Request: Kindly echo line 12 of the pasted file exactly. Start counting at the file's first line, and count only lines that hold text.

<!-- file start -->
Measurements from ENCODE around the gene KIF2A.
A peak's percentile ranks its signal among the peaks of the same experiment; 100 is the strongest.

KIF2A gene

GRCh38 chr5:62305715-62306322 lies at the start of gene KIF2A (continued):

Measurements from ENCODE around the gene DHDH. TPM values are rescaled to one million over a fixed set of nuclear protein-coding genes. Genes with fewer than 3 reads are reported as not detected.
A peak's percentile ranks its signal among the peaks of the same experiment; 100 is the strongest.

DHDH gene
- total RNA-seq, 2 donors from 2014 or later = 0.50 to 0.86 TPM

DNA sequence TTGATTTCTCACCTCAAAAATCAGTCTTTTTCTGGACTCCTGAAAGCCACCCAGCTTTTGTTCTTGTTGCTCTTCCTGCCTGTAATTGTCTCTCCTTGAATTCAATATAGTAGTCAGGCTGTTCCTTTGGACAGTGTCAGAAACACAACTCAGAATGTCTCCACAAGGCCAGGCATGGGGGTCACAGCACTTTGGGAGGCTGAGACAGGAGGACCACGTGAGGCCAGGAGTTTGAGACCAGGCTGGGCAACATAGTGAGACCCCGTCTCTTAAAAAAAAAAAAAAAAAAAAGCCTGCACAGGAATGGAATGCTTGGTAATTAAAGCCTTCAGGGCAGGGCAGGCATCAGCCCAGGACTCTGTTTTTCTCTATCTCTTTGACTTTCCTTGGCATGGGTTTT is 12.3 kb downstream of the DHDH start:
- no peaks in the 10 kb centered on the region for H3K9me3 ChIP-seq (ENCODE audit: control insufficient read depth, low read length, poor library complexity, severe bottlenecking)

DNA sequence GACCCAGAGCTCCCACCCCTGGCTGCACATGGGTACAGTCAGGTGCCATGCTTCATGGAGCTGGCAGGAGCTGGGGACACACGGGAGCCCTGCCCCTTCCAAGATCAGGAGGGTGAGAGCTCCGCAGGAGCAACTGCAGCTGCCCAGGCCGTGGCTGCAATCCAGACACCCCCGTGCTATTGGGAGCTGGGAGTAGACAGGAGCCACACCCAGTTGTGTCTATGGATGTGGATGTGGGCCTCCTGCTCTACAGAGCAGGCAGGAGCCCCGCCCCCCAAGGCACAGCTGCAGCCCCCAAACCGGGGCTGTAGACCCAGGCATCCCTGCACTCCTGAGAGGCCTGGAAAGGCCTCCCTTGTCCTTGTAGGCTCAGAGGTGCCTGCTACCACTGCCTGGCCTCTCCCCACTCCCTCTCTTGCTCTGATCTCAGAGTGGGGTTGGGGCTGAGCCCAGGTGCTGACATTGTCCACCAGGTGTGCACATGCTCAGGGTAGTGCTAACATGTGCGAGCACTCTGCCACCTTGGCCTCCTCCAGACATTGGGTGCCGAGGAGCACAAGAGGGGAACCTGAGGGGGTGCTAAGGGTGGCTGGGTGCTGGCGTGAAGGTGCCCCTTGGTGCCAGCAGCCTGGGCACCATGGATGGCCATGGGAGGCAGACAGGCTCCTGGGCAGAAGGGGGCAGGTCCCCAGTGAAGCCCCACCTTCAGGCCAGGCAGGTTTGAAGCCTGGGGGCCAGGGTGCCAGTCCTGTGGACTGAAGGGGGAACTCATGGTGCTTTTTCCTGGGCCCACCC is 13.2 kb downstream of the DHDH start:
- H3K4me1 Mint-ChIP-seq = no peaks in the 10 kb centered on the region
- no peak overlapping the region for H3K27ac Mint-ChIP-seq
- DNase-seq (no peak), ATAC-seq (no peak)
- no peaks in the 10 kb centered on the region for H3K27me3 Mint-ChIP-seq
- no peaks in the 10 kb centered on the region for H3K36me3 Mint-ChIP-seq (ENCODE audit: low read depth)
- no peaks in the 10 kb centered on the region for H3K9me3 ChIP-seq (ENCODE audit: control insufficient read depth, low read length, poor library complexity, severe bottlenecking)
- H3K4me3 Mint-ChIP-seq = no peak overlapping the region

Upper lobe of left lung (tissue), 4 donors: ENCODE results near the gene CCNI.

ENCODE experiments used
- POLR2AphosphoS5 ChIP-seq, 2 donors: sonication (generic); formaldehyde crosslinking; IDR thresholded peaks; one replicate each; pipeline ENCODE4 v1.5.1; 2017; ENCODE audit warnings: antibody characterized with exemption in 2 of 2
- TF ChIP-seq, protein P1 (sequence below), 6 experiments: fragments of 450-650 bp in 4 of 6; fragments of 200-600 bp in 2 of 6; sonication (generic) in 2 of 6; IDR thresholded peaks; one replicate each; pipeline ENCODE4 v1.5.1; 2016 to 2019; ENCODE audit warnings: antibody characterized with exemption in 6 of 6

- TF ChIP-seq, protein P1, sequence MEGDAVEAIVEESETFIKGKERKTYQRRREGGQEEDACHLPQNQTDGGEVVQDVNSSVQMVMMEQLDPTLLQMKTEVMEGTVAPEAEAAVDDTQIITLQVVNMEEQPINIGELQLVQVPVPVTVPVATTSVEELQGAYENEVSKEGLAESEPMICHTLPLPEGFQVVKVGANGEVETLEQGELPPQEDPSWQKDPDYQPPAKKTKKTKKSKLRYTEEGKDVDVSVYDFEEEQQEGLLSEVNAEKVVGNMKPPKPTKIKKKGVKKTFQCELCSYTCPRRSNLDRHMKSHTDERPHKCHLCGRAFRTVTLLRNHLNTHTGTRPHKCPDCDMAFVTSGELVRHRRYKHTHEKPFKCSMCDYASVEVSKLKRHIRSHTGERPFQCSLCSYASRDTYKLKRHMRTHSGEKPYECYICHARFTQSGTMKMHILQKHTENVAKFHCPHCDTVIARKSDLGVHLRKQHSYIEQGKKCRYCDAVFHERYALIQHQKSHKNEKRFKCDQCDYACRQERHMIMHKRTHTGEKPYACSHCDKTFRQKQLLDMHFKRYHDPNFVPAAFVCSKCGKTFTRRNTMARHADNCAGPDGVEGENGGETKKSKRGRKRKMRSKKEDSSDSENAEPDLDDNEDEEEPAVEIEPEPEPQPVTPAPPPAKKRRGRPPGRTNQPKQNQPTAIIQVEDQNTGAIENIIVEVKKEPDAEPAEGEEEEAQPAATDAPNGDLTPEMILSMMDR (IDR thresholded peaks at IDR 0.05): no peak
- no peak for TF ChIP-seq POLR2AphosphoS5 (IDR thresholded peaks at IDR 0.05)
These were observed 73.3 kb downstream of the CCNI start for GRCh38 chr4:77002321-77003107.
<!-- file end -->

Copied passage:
- H3K4me1 Mint-ChIP-seq = no peaks in the 10 kb centered on the region